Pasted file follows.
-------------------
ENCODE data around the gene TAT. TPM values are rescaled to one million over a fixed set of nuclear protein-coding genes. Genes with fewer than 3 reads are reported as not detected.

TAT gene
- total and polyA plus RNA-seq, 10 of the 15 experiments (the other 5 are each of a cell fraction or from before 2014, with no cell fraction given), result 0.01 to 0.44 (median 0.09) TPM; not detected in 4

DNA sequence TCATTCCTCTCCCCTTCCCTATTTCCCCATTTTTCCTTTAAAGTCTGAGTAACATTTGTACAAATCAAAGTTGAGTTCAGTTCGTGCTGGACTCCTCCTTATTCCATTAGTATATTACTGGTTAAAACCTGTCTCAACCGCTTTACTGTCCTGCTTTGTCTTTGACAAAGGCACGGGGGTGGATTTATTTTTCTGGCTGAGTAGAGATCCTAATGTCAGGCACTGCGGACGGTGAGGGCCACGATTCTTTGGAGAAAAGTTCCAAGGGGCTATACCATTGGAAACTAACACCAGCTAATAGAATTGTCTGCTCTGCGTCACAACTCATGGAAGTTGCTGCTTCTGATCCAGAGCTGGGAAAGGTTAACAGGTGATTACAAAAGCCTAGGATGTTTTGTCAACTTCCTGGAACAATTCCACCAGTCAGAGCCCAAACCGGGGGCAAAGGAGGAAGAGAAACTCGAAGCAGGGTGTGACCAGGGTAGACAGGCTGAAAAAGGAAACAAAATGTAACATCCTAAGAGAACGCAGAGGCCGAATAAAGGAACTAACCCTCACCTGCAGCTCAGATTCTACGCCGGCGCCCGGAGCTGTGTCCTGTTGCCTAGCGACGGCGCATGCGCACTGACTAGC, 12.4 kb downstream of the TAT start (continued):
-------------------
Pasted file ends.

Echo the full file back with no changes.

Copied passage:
ENCODE data around the gene TAT. TPM values are rescaled to one million over a fixed set of nuclear protein-coding genes. Genes with fewer than 3 reads are reported as not detected.

TAT gene
- total and polyA plus RNA-seq, 10 of the 15 experiments (the other 5 are each of a cell fraction or from before 2014, with no cell fraction given), result 0.01 to 0.44 (median 0.09) TPM; not detected in 4

DNA sequence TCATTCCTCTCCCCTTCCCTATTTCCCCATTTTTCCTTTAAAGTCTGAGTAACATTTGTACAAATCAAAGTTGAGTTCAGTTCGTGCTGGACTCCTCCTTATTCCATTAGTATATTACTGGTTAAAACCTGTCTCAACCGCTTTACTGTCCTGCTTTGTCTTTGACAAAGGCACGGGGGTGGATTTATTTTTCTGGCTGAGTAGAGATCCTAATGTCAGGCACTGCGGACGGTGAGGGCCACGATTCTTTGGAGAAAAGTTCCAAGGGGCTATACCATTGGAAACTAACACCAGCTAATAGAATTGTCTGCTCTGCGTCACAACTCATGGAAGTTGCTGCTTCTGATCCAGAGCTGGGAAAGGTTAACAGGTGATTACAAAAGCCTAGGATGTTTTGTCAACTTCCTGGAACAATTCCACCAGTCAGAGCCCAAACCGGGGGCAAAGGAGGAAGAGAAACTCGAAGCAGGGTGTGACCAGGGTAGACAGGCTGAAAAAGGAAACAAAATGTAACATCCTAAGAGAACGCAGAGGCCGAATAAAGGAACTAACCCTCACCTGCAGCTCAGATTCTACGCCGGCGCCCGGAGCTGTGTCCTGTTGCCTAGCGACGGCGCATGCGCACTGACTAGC, 12.4 kb downstream of the TAT start (continued):